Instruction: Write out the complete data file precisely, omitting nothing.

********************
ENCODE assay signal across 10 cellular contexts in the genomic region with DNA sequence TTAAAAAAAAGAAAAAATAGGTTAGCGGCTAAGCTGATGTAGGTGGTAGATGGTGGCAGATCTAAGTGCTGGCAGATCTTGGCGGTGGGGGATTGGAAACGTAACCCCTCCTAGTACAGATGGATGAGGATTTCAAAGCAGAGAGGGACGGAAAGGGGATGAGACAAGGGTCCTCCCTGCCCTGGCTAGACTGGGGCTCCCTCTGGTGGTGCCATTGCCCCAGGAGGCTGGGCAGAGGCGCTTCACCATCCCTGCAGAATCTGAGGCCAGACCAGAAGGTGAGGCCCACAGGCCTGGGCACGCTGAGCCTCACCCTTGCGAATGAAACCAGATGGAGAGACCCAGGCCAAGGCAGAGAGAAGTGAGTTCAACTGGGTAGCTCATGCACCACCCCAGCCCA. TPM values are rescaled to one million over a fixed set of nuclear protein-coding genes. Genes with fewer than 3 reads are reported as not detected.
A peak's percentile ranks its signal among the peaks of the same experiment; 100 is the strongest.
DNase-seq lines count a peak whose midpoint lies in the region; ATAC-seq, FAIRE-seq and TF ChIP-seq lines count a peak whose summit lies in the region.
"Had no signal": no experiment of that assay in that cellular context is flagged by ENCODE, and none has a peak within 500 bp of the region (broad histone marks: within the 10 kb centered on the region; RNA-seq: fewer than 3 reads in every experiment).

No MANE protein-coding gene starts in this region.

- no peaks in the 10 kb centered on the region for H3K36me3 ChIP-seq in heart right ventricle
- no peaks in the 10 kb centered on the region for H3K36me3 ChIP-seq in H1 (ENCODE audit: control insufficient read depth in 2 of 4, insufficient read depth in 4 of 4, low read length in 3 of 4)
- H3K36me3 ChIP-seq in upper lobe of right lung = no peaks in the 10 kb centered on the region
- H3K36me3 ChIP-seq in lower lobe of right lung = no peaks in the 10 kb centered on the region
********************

ENCODE assay signal across 10 cellular contexts in the genomic region with DNA sequence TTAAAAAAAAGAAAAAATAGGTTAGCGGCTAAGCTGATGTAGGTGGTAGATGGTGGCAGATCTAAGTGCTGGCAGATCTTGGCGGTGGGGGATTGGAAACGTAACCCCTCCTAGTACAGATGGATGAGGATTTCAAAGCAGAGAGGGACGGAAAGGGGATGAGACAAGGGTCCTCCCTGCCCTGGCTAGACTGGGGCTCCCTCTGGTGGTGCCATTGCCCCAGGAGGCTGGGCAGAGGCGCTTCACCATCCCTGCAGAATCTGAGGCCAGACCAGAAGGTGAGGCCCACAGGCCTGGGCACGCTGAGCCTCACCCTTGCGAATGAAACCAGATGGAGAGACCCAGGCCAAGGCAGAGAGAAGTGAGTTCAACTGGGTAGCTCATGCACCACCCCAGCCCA. TPM values are rescaled to one million over a fixed set of nuclear protein-coding genes. Genes with fewer than 3 reads are reported as not detected.
A peak's percentile ranks its signal among the peaks of the same experiment; 100 is the strongest.
DNase-seq lines count a peak whose midpoint lies in the region; ATAC-seq, FAIRE-seq and TF ChIP-seq lines count a peak whose summit lies in the region.
"Had no signal": no experiment of that assay in that cellular context is flagged by ENCODE, and none has a peak within 500 bp of the region (broad histone marks: within the 10 kb centered on the region; RNA-seq: fewer than 3 reads in every experiment).

No MANE protein-coding gene starts in this region.

- no peaks in the 10 kb centered on the region for H3K36me3 ChIP-seq in heart right ventricle
- no peaks in the 10 kb centered on the region for H3K36me3 ChIP-seq in H1 (ENCODE audit: control insufficient read depth in 2 of 4, insufficient read depth in 4 of 4, low read length in 3 of 4)
- H3K36me3 ChIP-seq in upper lobe of right lung = no peaks in the 10 kb centered on the region
- H3K36me3 ChIP-seq in lower lobe of right lung = no peaks in the 10 kb centered on the region